Obama tweets about solar and wind's plunging costs, GE moves on clean energy, UK solar job losses top 1,000, Citi cuts coal funding, Glencore calls for Paris treaty to be pro-coal: Week 40, 2015

“With market on their side”, US utilities are embracing Obama’s power plant restrictions. WSJ reports “electricity producers say they plan to comply rather than contest the regulation.”
“Shell chief pops Carney’s carbon bubble”: Times. CEO claims “lack of realism” concerns him: it means “that meaningful climate change action is being delayed.”
Climate Energy becomes second UK solar installer this week to enter administration. c200 staff lose their jobs.
“It could be lights out for solar power under this government”: Guardian. “Ten times as many of the jobs lost at Redcar steel works are at risk”, “and it may be schools that suffer most.”
Glencore calls on Paris climate summit to adopt pro-coal policy. “We need global policy that acknowledges the global energy reality that fossil fuels including coal will continue to be used.”
GE consolidates clean energy interests. It is rolling a family its fast-developing energy-related operations – including
solar and storage – into a new unit called Current.
Time to focus less on the cost of batteries, more on the value. So says RMI in a new report. “Batteries deployed behind the meter are “in the money” right now, …without subsidy.”
More than 900 jobs to go at UK solar firm Mark Group. “The turnaround plan… focused on solar PV but the Government’s recent policy announcements mean this is no longer viable.”
Bakken needs $15bn per year investment to keep production flat. For 1,884 wells not including leasing, operating and ancillary expenses. Latest report from David Hughes.
“Wind and solar keep getting cheaper and cheaper”: Washington Post. Reporting on the Latest BNEF LCOE report. Solar at $122 MWh. Onshore wind cheaper than coal in UK.
Renewables could supply nearly a quarter of Africa’s energy by 2030. So concludes an IRENA report. Up from 5% in 2013.
UN releases 20-page negotiating text for climate deal. Making clear which elements will be legally binding, and decisions to be made before Paris, governments will discuss 19-23 in Bonn.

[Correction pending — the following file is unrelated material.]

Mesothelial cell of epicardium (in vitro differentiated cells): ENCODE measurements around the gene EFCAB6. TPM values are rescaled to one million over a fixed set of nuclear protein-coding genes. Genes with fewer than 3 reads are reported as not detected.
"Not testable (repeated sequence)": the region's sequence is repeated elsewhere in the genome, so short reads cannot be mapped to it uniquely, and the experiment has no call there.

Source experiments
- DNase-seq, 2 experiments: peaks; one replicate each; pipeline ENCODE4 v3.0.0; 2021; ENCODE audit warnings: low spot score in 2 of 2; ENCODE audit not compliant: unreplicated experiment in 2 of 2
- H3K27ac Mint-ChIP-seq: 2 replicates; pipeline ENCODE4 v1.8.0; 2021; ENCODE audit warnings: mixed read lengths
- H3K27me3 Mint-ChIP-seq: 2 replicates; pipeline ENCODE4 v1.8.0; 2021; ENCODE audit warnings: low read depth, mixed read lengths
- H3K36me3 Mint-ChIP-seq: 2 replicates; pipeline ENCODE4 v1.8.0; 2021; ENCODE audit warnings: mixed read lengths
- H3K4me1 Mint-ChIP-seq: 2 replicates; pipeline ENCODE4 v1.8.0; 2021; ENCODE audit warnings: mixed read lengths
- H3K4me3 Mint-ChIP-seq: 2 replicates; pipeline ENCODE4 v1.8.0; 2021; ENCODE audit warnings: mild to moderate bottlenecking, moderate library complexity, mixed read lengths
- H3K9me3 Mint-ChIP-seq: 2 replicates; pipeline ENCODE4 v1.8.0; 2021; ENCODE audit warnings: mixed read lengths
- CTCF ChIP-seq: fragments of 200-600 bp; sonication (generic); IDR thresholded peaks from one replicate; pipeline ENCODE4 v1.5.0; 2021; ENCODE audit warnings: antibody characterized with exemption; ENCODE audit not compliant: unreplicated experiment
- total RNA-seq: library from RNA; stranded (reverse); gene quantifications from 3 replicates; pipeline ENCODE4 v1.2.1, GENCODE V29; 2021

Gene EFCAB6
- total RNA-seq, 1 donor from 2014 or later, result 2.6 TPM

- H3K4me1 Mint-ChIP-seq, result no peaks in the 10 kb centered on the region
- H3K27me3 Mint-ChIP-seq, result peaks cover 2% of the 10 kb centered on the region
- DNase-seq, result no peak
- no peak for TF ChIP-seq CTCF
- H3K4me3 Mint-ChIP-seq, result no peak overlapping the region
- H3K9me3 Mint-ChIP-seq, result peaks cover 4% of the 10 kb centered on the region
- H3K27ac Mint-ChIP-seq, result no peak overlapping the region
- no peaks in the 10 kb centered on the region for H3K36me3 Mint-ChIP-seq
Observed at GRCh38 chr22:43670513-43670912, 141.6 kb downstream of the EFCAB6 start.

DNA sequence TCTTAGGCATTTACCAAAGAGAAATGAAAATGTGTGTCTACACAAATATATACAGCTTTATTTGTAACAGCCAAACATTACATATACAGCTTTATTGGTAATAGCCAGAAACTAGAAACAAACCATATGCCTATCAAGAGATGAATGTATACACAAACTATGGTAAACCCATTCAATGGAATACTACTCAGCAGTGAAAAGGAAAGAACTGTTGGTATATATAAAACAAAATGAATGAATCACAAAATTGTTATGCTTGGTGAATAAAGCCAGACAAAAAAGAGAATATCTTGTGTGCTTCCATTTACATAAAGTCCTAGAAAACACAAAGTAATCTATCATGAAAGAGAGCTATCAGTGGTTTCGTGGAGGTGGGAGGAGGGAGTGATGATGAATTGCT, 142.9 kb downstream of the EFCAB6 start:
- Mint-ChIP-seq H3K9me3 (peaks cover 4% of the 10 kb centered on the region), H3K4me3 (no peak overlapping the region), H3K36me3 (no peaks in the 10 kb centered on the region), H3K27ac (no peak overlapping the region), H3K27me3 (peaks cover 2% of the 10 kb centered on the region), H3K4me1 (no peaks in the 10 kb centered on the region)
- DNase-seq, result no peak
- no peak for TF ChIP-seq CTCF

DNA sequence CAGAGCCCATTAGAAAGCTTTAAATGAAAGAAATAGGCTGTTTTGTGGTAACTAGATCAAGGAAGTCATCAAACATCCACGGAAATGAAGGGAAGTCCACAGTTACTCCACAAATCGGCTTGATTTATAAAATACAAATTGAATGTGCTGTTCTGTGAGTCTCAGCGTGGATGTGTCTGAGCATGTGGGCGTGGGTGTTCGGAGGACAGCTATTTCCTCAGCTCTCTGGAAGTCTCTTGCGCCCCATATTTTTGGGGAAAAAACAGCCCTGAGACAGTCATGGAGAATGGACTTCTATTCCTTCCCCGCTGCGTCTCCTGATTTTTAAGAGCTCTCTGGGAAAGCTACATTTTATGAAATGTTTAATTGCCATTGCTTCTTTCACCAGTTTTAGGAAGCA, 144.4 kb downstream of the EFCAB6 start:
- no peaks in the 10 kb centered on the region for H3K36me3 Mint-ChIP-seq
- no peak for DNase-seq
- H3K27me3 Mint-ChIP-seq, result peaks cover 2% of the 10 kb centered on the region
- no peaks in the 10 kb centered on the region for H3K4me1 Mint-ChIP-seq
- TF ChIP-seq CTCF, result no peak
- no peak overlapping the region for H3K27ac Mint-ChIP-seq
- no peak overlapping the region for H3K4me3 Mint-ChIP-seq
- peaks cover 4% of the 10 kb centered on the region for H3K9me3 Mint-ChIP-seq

Wind and solar boost cost competitiveness further compared to fossil fuels. BNEF LCOE analysis for H2 2015 shows onshore wind fully competitive in some countries, solar closing gap.
“Citigroup, Citing Climate Change, Will Reduce Coal Financing”: Bloomberg. Third biggest US bank deals yet another blow to the beleaguered industry.
“Oil explorers face testing month over asset revaluations”: FT. Independents will be locked in redeterminations with banks over how much reserves are worth, and hence borrowing terms.
Net short bets on gas rise to a record as bears feast. So Bloomberg reports, as warm weather threatens to dampen demand for the heating fuel this winter.
BP’s record oil spill payout rises to more than $20bn. So the latest tally at the US Department of Justice shows. BP has set aside more than $53 bn for the eventual total of bills for the spill.
The oil and gas industry gave 87% of its political contributions to Republicans in 2014. For coal mining 96%. Alternative energy went 56% for Democrats. So reports Paul Krugman.
“Mark Carney under attack from investors”. But the FT article features only two anonymous sources and a few named executives with very weak statements.
“A story of hope: the Guardian launches phase II of its climate change campaign.” The focus will be on the power to change and the solar revolution.